Family finds 300-year-old sunken treasure off Florida’s east coast

A Florida family scavenging for sunken treasure on a shipwreck has found the missing piece of a 300-year-old gold filigree necklace sacred to Spanish priests, officials said on Tuesday. Eric Schmitt, a professional salvager, was scavenging with his parents when he found the crumpled, square-shaped ornament on a leisure trip to hunt for artifacts in the wreckage of a convoy of 11 ships that sank in 1715, during a hurricane off central Florida’s east coast. After the discovery last month, a team of Spanish historians realised the piece fit together with another artifact recovered 25 years ago. It formed an accessory called a pyx, worn on a chain around a high priest’s neck to carry the Communion host. The dollar value is uncertain.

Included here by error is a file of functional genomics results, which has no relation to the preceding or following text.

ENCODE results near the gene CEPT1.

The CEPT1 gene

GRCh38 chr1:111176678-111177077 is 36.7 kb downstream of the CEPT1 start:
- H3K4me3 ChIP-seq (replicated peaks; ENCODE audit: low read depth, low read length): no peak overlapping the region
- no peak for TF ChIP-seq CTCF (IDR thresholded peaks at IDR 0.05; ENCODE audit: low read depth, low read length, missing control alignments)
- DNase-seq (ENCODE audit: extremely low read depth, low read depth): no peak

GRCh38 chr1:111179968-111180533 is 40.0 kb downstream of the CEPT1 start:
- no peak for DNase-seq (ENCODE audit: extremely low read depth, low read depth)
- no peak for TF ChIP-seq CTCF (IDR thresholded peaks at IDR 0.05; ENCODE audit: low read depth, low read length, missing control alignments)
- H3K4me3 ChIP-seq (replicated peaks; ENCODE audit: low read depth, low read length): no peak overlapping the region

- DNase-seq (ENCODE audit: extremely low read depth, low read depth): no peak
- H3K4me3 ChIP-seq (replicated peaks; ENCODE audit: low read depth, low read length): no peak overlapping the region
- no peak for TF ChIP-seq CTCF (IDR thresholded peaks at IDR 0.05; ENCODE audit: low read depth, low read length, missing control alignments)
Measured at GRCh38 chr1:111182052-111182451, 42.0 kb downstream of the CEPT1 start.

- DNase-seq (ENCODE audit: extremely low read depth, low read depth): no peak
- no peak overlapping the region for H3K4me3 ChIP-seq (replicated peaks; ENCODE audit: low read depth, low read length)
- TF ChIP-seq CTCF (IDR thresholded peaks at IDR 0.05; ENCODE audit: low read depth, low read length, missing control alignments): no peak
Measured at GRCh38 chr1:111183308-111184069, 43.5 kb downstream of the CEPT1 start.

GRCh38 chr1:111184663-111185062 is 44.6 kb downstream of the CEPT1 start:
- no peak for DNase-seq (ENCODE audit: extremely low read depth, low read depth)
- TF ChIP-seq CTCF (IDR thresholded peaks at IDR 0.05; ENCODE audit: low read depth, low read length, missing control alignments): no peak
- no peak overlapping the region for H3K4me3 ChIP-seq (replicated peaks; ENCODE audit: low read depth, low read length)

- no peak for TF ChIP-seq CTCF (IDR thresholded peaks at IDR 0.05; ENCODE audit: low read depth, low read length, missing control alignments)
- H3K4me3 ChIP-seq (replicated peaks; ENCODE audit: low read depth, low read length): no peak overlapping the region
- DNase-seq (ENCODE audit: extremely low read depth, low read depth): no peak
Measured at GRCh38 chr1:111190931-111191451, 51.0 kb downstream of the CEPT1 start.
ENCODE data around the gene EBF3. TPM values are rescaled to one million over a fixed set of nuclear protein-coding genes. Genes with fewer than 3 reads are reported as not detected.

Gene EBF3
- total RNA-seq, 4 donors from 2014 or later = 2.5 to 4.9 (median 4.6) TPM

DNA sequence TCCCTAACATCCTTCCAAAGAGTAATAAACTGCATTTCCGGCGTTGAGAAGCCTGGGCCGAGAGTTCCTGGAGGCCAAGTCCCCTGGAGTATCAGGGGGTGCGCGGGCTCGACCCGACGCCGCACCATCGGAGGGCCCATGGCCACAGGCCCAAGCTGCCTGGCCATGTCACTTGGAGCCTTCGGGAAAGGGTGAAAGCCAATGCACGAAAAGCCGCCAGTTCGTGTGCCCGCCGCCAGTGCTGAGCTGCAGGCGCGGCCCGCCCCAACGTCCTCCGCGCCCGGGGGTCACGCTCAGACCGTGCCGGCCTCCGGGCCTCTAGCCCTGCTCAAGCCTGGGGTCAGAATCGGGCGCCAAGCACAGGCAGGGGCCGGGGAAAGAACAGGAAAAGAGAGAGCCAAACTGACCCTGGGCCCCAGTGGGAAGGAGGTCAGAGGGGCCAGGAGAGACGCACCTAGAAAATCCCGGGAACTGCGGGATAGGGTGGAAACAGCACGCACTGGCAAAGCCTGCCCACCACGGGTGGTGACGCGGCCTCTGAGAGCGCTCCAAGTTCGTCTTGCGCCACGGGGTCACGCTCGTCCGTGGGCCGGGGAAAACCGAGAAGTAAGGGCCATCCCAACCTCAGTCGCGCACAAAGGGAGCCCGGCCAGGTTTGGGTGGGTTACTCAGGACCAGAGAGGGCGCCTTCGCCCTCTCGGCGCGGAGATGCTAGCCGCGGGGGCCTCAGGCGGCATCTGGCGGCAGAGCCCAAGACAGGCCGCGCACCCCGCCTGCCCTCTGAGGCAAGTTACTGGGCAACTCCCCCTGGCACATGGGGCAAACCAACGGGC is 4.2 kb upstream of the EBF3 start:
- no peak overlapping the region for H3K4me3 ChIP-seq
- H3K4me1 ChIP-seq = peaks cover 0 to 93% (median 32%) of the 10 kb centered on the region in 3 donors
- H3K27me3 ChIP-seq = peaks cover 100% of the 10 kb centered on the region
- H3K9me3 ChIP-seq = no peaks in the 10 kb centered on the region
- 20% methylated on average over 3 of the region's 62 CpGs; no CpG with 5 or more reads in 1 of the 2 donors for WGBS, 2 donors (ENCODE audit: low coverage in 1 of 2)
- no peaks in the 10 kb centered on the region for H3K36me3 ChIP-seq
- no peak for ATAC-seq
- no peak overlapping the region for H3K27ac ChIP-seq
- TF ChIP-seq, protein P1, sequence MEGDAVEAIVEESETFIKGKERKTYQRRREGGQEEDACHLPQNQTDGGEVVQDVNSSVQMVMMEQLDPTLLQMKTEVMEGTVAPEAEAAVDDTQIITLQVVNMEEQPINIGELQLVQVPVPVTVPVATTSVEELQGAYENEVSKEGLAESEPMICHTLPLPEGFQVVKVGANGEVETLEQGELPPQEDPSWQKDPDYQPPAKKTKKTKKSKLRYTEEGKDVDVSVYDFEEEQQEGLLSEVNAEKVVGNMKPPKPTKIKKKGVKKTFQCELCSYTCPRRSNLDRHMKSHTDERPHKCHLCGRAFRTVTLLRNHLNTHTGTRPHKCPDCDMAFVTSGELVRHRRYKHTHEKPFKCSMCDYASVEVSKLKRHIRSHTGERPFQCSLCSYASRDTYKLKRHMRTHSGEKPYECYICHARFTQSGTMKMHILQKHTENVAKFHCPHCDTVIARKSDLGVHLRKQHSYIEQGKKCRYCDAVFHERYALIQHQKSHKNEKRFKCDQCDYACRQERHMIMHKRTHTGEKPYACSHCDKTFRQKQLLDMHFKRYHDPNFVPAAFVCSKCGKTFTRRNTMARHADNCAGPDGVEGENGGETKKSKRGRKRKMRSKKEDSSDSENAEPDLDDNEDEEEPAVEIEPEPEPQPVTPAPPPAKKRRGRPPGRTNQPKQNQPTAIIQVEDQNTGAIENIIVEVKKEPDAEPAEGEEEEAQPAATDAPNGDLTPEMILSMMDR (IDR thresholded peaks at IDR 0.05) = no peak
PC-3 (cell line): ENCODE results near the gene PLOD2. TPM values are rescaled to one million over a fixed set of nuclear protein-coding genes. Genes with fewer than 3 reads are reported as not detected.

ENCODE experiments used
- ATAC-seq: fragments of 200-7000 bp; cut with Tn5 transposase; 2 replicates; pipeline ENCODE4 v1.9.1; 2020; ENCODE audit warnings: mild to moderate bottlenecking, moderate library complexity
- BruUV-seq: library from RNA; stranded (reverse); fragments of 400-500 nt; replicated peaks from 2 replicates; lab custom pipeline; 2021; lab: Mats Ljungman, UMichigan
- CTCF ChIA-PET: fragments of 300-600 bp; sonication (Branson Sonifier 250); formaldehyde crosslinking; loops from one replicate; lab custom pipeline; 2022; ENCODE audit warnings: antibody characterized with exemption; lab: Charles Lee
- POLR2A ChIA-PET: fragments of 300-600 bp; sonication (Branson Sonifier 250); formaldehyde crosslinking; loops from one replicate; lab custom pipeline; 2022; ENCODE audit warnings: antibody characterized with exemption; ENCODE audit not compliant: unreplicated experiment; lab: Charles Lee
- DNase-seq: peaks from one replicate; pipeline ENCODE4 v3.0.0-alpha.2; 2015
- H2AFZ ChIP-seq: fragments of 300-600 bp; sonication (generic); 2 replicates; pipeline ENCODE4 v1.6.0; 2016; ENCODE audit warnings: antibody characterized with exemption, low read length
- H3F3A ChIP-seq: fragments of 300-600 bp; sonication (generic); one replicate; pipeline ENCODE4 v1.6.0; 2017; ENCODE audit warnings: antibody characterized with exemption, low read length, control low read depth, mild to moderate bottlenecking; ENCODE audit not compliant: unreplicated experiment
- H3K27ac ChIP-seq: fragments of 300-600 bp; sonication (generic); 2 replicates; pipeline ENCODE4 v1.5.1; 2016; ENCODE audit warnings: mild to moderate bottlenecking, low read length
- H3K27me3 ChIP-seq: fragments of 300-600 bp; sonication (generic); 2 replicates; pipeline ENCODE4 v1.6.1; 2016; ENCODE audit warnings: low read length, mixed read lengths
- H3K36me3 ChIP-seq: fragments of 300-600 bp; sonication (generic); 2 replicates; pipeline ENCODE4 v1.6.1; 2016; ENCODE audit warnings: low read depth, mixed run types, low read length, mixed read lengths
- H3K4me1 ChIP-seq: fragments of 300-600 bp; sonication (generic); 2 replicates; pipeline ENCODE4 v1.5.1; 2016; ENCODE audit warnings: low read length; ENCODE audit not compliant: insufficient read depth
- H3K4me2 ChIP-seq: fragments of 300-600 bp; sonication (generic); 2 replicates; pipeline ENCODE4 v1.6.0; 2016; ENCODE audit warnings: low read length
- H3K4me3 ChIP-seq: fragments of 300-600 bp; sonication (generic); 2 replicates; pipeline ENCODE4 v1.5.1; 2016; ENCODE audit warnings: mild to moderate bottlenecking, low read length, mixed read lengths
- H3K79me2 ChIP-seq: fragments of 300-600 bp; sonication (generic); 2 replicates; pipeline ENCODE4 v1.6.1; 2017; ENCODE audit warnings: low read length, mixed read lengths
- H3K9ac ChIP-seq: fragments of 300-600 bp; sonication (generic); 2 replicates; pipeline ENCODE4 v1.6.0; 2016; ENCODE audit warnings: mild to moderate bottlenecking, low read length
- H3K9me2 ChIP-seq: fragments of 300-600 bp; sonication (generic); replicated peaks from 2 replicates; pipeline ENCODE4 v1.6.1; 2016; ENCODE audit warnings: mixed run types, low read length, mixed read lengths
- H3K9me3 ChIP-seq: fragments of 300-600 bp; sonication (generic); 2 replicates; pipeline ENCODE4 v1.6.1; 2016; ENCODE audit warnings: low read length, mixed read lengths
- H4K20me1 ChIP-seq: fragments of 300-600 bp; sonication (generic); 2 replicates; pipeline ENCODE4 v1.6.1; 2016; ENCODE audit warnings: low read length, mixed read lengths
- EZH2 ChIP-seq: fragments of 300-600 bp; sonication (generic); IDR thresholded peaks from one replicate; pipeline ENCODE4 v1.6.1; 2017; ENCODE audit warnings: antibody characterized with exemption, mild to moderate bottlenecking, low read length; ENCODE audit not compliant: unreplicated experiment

It was our follow-up to our big find. It’s been there 300 years, and it’s still intact. It’s just amazing that it’s not broken.

Lisa Schmitt, whose family owns the company Booty Salvage and hunts for sunken artifacts on Florida’s Treasure Coast

Schmitt, who lives near Orlando, last year discovered about $300,000 worth of gold coins and chains from the same wreckage. Schmitt’s parents have hunted for sunken treasure as a hobby for a decade.